0
$\begingroup$

I'm trying to show that the Hessian of the negative of the log likelihood with two parameters is positive definite, but I'm not sure how to go about it once I compute the Hessian.

The function is: $-log L(\alpha) =-\sum\limits_{i=1}^N ((1-y_i)(-\alpha_0 - \alpha_1x_i) - log(1 + e^{-\alpha_0 - \alpha_1x_i}))$

and I believe that the Hessian is:

\begin{bmatrix} \frac{e^{-\alpha_{0}-\alpha{1}x_i}}{(e^{-\alpha_{0}-\alpha{1}x_i}+1)^2}&\frac{e^{-\alpha_{0}-\alpha{1}x_i}x_i}{(e^{-\alpha_{0}-\alpha{1}x_i}+1)^2}\\\frac{e^{-\alpha_{0}-\alpha{1}x_i}x_i}{(e^{-\alpha_{0}-\alpha{1}x_i}+1)^2}&\frac{e^{-\alpha_{0}-\alpha{1}x_i}x_i^2}{(1+e^{-\alpha_{0}-\alpha{1}x_i})^2}\end{bmatrix}

How can I show that this matrix is positive definite for all $\alpha$ in order to prove convexity?

$\endgroup$
2
  • $\begingroup$ factor out the (nonnegative) denominator in front and look at the trace and determinant $\endgroup$
    – LinAlg
    Commented Oct 17, 2018 at 18:26
  • $\begingroup$ Hi, @LinAlg, I took your advice and got this: $det(H) = ac − b^2 = {e^{-\alpha_{0}-\alpha_{1}x_i}}{e^{-\alpha_{0}-\alpha_{1}x_i}x_i^2} - ({e^{-\alpha_{0}-\alpha_{1}x_i}x_i})^2 = e^{-2\alpha_{0}-2\alpha_{1}x_i}x^2 - e^{-2\alpha_{0}-2\alpha_{1}x_i}x^2 = 0$. Don't I need $det(H) > 0$ for it to be positive definite? $\endgroup$ Commented Oct 18, 2018 at 1:05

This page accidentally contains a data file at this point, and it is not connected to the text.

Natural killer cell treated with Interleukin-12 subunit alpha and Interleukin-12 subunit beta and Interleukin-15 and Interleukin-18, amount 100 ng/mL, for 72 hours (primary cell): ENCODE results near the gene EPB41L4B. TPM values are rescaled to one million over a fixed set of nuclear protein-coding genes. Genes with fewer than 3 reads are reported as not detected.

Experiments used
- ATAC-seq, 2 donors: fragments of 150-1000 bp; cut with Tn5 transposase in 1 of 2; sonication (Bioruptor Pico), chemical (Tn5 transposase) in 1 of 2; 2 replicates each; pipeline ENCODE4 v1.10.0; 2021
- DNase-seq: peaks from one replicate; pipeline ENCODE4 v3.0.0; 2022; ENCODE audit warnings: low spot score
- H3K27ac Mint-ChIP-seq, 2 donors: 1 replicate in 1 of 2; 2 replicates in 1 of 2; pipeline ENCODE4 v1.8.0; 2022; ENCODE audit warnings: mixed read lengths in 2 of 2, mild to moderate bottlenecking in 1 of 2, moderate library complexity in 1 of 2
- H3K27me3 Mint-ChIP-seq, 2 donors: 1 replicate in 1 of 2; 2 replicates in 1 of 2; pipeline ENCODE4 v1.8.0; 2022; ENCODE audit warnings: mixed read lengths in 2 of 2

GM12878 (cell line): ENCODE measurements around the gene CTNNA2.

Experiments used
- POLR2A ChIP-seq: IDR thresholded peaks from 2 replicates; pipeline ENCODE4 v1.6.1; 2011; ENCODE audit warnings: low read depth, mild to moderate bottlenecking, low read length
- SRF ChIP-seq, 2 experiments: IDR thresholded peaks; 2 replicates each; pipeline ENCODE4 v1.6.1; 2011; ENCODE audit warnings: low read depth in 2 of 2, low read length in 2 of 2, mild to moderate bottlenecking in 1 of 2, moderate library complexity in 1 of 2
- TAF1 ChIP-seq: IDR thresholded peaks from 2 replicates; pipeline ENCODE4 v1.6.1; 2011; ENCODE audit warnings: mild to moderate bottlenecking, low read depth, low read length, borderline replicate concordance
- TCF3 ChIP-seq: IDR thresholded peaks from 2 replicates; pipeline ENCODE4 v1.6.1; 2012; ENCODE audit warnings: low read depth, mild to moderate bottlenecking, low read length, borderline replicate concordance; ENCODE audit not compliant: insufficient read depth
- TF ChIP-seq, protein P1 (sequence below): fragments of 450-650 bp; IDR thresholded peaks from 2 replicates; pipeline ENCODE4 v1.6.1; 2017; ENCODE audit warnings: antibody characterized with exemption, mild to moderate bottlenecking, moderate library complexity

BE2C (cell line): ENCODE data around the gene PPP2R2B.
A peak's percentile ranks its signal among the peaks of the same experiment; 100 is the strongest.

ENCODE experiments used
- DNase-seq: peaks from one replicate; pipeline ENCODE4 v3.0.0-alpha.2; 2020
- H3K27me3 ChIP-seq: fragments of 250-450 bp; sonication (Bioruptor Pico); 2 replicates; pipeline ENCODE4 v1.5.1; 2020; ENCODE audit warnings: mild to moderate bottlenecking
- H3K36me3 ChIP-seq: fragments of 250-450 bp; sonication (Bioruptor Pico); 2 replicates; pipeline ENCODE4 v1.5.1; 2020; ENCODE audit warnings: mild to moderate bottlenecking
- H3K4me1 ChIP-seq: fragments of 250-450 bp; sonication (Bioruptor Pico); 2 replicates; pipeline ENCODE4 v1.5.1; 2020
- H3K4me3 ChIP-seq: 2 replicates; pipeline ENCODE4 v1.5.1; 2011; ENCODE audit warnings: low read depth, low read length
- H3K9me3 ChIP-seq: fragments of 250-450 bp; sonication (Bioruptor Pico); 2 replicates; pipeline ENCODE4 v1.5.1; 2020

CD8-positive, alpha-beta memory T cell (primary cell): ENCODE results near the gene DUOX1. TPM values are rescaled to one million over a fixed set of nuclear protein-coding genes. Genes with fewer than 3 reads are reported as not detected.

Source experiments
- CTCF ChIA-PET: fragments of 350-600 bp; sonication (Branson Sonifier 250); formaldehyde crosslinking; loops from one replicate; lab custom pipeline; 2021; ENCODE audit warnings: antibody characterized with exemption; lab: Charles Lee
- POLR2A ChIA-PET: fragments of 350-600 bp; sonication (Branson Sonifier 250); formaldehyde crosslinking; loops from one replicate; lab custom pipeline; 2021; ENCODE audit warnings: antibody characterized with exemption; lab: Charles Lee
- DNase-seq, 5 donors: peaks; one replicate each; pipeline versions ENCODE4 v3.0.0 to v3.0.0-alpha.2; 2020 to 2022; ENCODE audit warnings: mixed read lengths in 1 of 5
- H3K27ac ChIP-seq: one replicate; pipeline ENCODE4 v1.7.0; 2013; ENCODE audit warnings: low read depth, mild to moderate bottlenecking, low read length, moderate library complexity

1 Answer 1

1
$\begingroup$

The Hessian simplifies to: $$\frac{e^{-\alpha_{0}-\alpha{1}x_i}}{(1+e^{-\alpha_{0}-\alpha{1}x_i})^2}\begin{bmatrix} 1 & x_i\\x_i & x_i^2\end{bmatrix}.$$ The factor is positive and does not affect positive (semi)definiteness. The matrix has trace $1+x_i^2$ and determinant $0$. Therefore, the eigenvalues are $0$ and $1+x_i^2$. This matrix is therefore positive semidefinite.

$\endgroup$
2
  • $\begingroup$ Ahh, I see. I got the same thing, just by factoring out less. However, since I'm trying to prove convexity, don't I need the matrix to be positive definite and not just semidefinite? $\endgroup$ Commented Oct 18, 2018 at 1:31
  • 1
    $\begingroup$ @MiguelBarrera No you do not. The function is convex. $\endgroup$
    – LinAlg
    Commented Oct 18, 2018 at 2:03

You must log in to answer this question.

Not the answer you're looking for? Browse other questions tagged .